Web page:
Board reprimands psychiatrist Latif Ziyar for negligence resulting in patient’s death

September 23, 2009

The Medical Board of California revoked the license of psychiatrist LATIF ZIYAR for negligence and dishonesty/corruption.  Revocation however was stayed and Ziyar was placed on probation for three years with terms and conditions.  The Board’s document state that in January 2005, Ziyar treated a 35-year-old male with a history of mental disorder who had quit taking the antipsychotic drug Clozaril, which he had been on for some time.  Clozaril carries strict warnings regarding restarting of the drug once a patient has missed even as little as one day’s dosage.  If restarted, the recommended dosage is a mere 12.5 mg.  This patient had been off the drug for one month, according to reports referenced in the Board’s document.  At the time the patient came under Ziyar’s care, Ziyar was informed that the patient had been off the drug and several documents were in the patient’s chart, available to Ziyar, containing data about the patient’s discontinuation of the drug.  Further, Ziyar was informed via data gathered by his nurse from the patient’s board and care facility that he was not to be put back on the drug due to the time elapsed since he quit taking it.  Regardless of all this information, Ziyar ordered 300 mgs of Clozaril nightly for the patient.  The morning following the first of these doses, the patient was found to be not breathing and was shortly thereafter pronounced dead.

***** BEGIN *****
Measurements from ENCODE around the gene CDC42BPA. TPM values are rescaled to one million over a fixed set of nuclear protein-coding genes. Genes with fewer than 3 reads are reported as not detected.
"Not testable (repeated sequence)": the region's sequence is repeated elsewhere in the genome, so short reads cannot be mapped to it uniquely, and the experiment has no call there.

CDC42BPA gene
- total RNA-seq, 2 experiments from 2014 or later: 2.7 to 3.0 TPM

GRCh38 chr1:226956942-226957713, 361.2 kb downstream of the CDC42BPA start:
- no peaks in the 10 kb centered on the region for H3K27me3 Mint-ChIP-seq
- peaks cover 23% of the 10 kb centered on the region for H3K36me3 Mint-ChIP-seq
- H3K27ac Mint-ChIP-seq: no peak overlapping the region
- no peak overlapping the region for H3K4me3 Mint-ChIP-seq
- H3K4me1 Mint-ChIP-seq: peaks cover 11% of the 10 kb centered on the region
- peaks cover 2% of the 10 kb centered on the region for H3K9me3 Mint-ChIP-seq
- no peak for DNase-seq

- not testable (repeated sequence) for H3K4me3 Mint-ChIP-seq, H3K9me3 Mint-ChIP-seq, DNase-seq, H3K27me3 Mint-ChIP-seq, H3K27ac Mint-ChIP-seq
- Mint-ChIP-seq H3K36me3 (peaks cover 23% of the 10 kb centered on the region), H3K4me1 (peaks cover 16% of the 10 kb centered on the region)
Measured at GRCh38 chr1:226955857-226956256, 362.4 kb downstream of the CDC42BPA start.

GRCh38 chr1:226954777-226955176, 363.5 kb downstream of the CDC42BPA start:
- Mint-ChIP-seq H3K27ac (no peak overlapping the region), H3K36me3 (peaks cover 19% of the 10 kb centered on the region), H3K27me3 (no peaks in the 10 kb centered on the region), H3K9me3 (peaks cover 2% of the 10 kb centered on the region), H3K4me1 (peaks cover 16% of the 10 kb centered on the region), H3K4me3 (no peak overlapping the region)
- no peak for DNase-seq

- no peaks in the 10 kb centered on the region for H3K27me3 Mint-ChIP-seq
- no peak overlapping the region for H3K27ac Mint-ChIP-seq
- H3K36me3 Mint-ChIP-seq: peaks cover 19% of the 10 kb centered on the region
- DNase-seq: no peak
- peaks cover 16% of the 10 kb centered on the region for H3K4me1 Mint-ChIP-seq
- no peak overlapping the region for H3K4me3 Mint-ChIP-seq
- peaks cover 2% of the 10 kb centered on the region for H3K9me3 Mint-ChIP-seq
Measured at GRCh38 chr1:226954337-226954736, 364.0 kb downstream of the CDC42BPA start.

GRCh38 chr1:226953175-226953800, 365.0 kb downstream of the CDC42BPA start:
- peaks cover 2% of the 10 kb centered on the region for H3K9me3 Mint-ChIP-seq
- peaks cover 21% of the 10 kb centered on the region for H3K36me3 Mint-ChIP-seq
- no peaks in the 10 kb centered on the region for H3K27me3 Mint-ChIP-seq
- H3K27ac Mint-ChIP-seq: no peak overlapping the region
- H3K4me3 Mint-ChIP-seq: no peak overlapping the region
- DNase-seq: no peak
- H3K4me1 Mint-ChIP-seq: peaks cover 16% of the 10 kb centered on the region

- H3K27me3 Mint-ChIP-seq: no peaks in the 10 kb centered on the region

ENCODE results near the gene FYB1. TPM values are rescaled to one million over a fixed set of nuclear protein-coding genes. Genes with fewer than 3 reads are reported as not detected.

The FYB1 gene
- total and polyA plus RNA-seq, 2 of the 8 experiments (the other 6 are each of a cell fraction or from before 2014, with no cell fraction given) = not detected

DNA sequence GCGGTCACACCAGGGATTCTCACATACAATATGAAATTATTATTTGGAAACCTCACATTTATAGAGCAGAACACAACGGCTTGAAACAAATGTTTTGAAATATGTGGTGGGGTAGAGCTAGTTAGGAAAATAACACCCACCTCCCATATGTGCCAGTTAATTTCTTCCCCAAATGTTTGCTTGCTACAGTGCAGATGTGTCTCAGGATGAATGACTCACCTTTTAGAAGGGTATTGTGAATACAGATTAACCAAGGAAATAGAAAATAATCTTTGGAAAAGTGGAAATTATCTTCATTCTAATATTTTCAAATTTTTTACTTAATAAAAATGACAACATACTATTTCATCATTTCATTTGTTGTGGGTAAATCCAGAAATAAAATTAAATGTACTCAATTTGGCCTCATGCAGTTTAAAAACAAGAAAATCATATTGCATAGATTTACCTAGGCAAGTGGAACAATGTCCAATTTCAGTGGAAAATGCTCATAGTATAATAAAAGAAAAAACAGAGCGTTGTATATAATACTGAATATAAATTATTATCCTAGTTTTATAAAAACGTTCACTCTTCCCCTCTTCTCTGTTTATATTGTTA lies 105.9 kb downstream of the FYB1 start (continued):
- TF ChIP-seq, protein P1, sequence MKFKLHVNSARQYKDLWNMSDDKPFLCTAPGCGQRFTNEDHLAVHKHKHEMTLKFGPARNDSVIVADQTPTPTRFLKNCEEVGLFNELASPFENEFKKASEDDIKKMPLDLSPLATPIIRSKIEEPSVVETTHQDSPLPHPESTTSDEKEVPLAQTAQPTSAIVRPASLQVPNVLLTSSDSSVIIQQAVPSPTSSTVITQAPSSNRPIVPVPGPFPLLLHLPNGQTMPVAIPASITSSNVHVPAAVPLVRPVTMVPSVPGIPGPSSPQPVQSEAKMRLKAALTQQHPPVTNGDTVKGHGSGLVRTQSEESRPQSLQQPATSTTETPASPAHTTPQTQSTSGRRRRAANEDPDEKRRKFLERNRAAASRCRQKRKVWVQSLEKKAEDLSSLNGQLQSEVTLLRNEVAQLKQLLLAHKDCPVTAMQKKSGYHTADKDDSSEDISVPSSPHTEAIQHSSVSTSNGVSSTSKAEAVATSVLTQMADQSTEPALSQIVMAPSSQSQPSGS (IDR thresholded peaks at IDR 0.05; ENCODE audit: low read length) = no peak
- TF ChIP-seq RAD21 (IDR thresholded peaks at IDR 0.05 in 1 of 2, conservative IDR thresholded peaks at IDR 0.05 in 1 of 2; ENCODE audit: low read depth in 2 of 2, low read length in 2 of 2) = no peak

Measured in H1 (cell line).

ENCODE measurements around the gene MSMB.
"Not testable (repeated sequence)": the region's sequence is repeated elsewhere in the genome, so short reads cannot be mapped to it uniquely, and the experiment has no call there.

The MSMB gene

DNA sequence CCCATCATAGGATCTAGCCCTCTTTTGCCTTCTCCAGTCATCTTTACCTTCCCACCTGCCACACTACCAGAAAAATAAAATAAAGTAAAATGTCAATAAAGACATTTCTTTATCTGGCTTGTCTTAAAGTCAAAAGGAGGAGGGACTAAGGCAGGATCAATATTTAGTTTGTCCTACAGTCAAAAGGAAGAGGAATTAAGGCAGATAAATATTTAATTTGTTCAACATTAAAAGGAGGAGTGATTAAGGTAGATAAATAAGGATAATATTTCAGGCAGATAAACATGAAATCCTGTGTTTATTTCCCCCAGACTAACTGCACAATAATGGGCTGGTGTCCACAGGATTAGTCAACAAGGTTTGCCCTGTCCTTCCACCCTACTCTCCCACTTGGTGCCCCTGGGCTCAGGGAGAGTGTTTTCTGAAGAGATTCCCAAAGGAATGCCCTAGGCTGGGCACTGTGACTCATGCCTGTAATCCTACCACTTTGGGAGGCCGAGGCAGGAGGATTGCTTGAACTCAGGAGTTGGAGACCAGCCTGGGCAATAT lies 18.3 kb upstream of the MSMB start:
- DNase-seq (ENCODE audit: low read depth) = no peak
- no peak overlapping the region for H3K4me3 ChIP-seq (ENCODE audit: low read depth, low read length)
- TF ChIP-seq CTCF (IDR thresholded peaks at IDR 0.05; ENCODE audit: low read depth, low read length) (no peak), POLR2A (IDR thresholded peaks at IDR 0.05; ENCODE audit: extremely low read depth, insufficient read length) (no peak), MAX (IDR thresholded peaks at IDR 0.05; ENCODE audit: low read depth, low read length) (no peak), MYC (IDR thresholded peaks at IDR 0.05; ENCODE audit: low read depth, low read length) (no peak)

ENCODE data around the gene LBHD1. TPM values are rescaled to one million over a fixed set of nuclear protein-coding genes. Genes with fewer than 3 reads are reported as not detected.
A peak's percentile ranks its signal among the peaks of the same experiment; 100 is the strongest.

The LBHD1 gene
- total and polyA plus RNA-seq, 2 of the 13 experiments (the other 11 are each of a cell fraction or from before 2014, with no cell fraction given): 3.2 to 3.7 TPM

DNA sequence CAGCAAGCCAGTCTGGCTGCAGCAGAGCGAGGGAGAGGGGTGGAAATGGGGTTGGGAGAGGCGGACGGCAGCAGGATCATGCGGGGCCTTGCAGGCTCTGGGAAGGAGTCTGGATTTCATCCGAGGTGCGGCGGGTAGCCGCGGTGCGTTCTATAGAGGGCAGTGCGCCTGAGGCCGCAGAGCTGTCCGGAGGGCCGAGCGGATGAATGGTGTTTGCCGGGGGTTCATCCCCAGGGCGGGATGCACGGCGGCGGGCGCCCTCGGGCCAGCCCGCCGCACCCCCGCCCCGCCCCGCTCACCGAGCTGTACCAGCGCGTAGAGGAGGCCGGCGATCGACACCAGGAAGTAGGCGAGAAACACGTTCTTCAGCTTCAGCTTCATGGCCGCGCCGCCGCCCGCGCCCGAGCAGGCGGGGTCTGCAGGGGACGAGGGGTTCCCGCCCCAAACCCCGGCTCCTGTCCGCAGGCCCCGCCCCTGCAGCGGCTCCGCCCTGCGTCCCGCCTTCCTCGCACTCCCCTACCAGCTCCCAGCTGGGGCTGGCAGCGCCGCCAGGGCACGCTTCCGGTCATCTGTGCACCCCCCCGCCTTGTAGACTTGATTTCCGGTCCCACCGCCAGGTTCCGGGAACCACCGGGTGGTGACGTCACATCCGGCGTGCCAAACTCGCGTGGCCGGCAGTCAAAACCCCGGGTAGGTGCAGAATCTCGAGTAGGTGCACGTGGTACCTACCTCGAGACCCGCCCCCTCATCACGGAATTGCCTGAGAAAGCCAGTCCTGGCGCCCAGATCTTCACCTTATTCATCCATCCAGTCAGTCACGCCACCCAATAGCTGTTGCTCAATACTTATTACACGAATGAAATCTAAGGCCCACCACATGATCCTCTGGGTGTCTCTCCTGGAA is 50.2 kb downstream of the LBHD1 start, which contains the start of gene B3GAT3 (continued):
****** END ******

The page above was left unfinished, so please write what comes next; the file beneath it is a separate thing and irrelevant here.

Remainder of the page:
(Stipulated Settlement and Disciplinary Order, In the Matter of the Accusation Against Latif Ziyar, M.D., Case No. 08-2005-168536, Medical Board of California Department of Consumer Affairs, September 10, 2009.)

2012-02-18 13:15:13
Dr. Latif Ziyar over-dosed me, too. He laughed at me when I told him I was suffering with chest pains and heartburn. He just gave me In 2008 I was skateboarding on a half-pipe when I clutched my chest and could hardly breathe. A month later in 2008, I went in for testing at the Fresno Community Regional Center specialized echo-cardiogram department for about an hour-long test. I learned that I had a mitral heart valve prolapse/regurgitation/backflow and also a tricuspid heart valve prolapse/regurgitation/backflow. Later, in 2011, 3 years later, to check up on these conditions, I still had the tricuspid and mitral heart valve problems and also learned that I had a heart murmur. The drug information print-outs on the 3-drug cocktail he was giving me, told me that two of the three drugs, Lexapro, Seroquel, and Lithobid, should not be combined with each other, and that the warned-against combination could turn out to be deadly. Now, I have some heart problems that I have to watch for the rest of my life, and I am only 26-years-old.

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